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    7. nice blog! :)
      you can find me at
      http://englishbubble.blogspot.com/

      and now on FACEBOOK!
      https://www.facebook.com/pages/RainingLights-ES/231614813529670

      xx

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    8. thanks for this post natalie. surely shares a great point and an issue many young girls may be dealing with. during high school i read some romance novels but quickly realized they werent healthy. and i really do my best to avoid them. i appreciate your honesty and know many will be blessed through this post. thank you again!

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    9. You are so brave, humble, and honest! Thank you so much for sharing this.

      I have been thinking about similar issues and reading your post is really helpful.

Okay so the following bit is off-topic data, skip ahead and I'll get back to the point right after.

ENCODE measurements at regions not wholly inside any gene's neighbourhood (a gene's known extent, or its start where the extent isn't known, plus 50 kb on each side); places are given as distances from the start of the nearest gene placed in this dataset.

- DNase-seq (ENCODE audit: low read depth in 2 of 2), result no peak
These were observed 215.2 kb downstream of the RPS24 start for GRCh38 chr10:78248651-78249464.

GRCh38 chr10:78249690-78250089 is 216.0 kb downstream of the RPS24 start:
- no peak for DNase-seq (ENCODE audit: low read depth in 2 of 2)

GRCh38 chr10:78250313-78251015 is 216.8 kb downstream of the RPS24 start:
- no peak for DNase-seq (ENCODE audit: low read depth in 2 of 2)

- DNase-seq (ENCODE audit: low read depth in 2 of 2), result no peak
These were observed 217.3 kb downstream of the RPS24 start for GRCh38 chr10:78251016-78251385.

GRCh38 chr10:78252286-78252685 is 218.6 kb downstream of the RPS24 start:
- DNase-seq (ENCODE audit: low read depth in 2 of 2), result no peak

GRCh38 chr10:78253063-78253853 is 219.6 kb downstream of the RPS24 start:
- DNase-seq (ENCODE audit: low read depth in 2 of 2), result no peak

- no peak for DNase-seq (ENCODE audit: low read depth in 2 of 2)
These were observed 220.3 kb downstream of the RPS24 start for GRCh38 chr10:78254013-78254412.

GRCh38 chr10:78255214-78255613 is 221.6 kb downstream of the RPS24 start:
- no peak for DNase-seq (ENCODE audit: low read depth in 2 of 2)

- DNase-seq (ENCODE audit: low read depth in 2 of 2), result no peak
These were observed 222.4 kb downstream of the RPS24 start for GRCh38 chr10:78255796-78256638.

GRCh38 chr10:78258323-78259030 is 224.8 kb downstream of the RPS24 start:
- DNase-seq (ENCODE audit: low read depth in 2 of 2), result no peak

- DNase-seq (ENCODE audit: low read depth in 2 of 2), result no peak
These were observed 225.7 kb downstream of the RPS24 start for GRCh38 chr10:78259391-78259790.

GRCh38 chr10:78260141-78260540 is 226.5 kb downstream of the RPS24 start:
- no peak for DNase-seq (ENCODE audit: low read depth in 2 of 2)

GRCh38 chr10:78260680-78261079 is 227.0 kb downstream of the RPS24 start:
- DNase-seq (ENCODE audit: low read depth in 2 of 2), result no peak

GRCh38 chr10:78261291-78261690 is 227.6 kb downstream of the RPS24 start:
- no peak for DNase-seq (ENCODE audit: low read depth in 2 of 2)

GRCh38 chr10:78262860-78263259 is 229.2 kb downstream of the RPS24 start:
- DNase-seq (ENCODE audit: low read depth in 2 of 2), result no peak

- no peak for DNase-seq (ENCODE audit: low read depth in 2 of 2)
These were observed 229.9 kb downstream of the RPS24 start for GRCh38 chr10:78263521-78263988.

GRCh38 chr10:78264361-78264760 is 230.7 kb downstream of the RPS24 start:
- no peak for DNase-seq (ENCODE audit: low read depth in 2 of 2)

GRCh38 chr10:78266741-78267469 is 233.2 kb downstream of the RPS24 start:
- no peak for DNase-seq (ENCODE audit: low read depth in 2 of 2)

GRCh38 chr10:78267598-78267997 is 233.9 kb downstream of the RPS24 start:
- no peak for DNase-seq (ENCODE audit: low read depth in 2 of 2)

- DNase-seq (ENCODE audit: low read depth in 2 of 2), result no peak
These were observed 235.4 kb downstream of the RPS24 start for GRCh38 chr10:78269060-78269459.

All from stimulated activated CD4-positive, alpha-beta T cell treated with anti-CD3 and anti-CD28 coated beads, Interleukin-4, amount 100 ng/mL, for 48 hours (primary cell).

And I really admire you for your courage in writing this.

      Love and prayers,
      anna

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    10. Hey Natalie! Sorry, it took me so long to get back. Crazy last few days- I'm sure you understand. :-)
      I think romance novels can definately be hazardous. At the same time, I think that it depends on the girl- where she's at in her life (spiritually, emotionally, relationships). I don't think they should be picked up lightly. I'll admit I became hooked on Jane Austen for awhile. When every man was being compared to a Mr. Darcy, I realized I should change periods. Then I was addicted to Debbie Macomber for her "real-life" tales. Sadly, I woke up from her stories and realized they were all the same and I was depressed. Erynn Mangum is different. To me, her books focus more on the spiritual side of our lives and the importance of being friends, rather than simply "romance". I found myself excited about waiting for the man God has for me and encouraged to better myself as a Christian and the woman God wants me to be. Again though, I think it depends on the girl. If you aren't careful, you're right, this sweet addiction can become a deep regret. Great post, Natalie!